Border Security – 8th July 2015
The Royal Navy`s capital ship HMS Bulwark has, during the past few weeks, rescued very many hundreds of people-trafficked migrants from unsafe and overcrowded boats trying to cross the Mediterranean and, having saved their lives, has put them ashore. Many, no doubt, have already headed straight across Europe, through France and have arrived in Calais where, while seeking to stow away on cross-channel lorries, they are living in a makeshift shanty-city. They have brought the port of Calais to a grinding halt and, over the weekend, have stormed the entrance to the Channel Tunnel causing still further delay to the trucks full of in some cases perishable goods stacked and waiting, some for days already, to make the crossing in both directions.
The Chairman of the Home Affairs Select Committee, the MP Keith Vaz, seemed surprised, upon visiting Calais last Saturday, to discover that after a modest reduction in cross-channel aspirants the figures had spiked again. He believes, understandably, that the `mafias` across Europe and the Middle East profiteering from this trade in human misery, must be brought to book. Others have said that we must `break the link` between asylum and the boats that deliver them to the southern shores of the Mediterranean.
Xavier Bertrand, a former French employment Minister, blames the migrant problem on the United Kingdom`s black economy, an French journalist, interviewed on BBC Radio Four, said “you are not helping enough – where`s the money”? and Madame Natacha Bouchard, the Mayor of Calais, would like the problem of illegal immigrants transferred to Dover because, she says, it is the British benefits system that is the draw and the source of the difficulties that her Town is facing. Meanwhile, hundreds of illegal stowaways are being removed from the trucks in which they have tried to conceal themselves on a daily basis.
Set aside, for the moment, the fact that it is the French, along with the Germans and, of course, the Polish Government, who believe that Freedom of Movement is sacrosanct and that European jobseekers must be entitled to benefits in the Country in which they have chosen to live without having, first, contributed to that country`s economy. Nobody in Northern France seems prepared to point a finger towards Paris rather than towards London and to recognise that it is their own Government, and not ours, that has abandoned border controls. And yet how else would it be so simple for the tide of economic migrants to flow seamlessly across the European mainland towards the North Coast of France?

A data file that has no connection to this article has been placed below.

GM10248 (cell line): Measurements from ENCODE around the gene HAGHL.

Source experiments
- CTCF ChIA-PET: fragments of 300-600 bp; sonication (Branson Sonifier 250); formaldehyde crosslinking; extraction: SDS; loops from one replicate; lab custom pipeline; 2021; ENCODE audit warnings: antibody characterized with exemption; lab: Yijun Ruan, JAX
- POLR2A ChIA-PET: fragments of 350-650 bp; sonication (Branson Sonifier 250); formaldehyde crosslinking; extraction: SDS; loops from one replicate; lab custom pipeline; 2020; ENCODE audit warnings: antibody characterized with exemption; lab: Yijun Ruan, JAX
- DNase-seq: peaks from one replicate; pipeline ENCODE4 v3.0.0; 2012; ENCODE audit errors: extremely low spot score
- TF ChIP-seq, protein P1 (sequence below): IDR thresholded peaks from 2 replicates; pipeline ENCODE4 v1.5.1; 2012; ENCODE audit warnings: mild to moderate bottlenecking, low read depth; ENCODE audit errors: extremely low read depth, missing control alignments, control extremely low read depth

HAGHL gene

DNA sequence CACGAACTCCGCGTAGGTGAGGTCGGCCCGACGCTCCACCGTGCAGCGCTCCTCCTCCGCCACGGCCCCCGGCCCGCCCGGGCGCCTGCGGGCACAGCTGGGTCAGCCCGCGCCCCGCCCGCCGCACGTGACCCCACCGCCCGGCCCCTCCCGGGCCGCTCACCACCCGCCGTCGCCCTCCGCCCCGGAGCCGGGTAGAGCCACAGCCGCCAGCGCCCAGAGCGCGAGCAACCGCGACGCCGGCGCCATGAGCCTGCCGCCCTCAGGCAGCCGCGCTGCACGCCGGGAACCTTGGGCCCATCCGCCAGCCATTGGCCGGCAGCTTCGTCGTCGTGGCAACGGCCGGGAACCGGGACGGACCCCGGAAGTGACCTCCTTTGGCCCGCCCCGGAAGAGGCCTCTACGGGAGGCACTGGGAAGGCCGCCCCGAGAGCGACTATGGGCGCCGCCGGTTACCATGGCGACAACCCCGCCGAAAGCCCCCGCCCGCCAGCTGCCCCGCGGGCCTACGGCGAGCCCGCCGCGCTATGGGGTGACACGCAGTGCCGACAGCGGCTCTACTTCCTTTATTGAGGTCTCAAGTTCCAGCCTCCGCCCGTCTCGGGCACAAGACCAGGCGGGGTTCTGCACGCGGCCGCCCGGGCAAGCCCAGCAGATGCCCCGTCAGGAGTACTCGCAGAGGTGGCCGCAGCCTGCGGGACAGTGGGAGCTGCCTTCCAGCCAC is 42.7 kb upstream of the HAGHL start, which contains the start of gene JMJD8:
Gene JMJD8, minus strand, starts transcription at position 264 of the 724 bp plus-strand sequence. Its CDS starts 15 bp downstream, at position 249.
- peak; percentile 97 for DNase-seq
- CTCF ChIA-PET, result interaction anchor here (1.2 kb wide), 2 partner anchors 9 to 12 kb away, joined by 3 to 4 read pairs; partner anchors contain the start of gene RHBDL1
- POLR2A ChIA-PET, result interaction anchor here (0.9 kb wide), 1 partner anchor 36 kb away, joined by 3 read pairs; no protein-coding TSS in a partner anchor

The Schengen agreement, originally signed in 1985 by five (France, Belgium, West Germany, Luxembourg and The Netherlands) of the then ten member States of the European Economic Community , set what is now the EU on a borderless path. The Schengen Convention, subsequently abolished border controls and introduced a common visa policy. It now embraces twenty-six countries and as a result some 400 million people can move freely without any border checks on passports once they are inside the zone. That freedom extends, incredibly, to French tropical outposts such as Martinique. When the French sought, in 2011, to impose border controls upon illegal immigrants arriving from Italy the European Commission ruled that France was, under the terms of the Schengen Convention, acting illegally. So once in, the Eurozone is your oyster!
Britain, exceptionally and wisely, retained as part of our island status, an opt-out and our own border inspection points which is why, when you travel between Britain and France by ferry or by train you pass through not one but two (French and English) frontier control points. It is by no means perfect. We know about the illegal immigrants that our Border Force apprehends but we have no real, idea, of course, of how many get through the net. What is certain, though, is that our independence has at least limited illegal entry into the United Kingdom.
Schengen has made a nonsense of a Free Trade initiative designed to allow people to move freely and to seek and gain employment throughout the European Economic Community – the “Common Market” that many of us thought that we were signing up to when we last voted in a referendum about our membership of `Europe`. Freedom of movement was never intended to allow all-comers from all places to take advantage of benefit, health and other systems to which they have not contributed one centime through taxation and, in today`s unstable and dangerous climate the prospect of the free movement of terrorists is, of course, particularly alarming.
So, instead of seeking to blame Britain for the twin woes of uncontrolled and illegal people-trafficking and the threat of the introduction of those who wish the Nations of Western Europe harm, and instead of preaching a Euro-gospel of `ever closer union` that is no longer fit for purpose, might it not be a good idea for the Schengen counties to tear up the Convention and to re-establish the security of border checks and controls? Is not our safety and our collective right to sovereignty worth just a little inconvenience as we move from Member State to Member State?
Just a thought.